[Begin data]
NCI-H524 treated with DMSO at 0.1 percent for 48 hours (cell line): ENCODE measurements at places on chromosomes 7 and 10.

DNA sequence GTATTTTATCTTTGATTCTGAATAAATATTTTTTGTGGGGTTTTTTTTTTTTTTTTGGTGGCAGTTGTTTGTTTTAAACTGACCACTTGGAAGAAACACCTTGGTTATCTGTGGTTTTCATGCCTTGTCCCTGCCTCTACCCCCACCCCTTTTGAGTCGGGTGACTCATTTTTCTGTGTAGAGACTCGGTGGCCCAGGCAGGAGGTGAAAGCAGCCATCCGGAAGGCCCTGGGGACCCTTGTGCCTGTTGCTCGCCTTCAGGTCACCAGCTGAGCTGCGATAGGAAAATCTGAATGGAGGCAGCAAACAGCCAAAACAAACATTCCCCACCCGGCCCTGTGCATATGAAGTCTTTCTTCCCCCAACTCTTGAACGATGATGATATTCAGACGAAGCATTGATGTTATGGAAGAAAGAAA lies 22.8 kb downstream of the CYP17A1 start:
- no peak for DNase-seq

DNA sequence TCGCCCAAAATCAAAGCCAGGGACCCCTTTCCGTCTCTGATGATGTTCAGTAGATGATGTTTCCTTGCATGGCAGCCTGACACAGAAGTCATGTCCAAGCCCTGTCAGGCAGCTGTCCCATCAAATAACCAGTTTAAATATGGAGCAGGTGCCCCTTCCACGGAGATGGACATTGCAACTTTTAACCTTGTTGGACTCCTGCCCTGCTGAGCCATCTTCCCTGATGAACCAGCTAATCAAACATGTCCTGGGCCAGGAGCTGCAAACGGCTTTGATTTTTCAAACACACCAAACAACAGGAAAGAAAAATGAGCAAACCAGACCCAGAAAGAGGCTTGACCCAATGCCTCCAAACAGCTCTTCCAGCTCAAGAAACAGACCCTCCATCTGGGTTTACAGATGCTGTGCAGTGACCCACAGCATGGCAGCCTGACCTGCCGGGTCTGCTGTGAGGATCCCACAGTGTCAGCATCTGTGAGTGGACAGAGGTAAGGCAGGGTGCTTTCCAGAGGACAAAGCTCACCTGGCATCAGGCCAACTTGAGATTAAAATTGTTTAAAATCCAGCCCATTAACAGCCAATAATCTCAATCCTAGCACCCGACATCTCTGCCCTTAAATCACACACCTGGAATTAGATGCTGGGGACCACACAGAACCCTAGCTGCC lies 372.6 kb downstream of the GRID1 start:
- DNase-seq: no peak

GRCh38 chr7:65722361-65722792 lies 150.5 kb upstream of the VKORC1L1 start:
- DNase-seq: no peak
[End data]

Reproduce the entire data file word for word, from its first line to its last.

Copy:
NCI-H524 treated with DMSO at 0.1 percent for 48 hours (cell line): ENCODE measurements at places on chromosomes 7 and 10.

DNA sequence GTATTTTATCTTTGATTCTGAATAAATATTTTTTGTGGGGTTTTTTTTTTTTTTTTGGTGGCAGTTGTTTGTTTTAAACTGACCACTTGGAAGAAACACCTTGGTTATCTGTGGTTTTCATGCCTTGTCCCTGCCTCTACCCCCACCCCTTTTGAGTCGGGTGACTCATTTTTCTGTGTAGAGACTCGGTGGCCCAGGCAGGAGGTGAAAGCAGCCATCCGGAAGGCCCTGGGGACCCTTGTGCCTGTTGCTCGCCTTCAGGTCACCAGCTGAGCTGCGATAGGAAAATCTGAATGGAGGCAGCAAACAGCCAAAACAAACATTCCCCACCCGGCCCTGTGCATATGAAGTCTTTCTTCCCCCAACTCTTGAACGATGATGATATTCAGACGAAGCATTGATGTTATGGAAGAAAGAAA lies 22.8 kb downstream of the CYP17A1 start:
- no peak for DNase-seq

DNA sequence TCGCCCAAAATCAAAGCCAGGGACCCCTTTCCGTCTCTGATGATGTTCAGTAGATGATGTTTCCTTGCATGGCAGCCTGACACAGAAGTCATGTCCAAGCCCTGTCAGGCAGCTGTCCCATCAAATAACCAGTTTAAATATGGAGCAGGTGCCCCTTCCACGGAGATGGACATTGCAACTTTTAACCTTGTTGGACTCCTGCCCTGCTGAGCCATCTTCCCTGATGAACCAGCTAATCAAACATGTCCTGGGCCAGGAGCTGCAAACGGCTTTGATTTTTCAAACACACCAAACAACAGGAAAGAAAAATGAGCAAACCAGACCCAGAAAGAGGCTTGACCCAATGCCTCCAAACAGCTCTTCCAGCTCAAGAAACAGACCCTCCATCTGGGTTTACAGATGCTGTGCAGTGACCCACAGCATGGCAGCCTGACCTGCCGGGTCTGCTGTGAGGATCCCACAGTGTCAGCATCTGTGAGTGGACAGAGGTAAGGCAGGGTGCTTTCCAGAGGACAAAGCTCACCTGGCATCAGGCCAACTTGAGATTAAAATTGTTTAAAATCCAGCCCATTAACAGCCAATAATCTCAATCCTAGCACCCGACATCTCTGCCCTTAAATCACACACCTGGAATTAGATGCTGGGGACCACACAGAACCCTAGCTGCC lies 372.6 kb downstream of the GRID1 start:
- DNase-seq: no peak

GRCh38 chr7:65722361-65722792 lies 150.5 kb upstream of the VKORC1L1 start:
- DNase-seq: no peak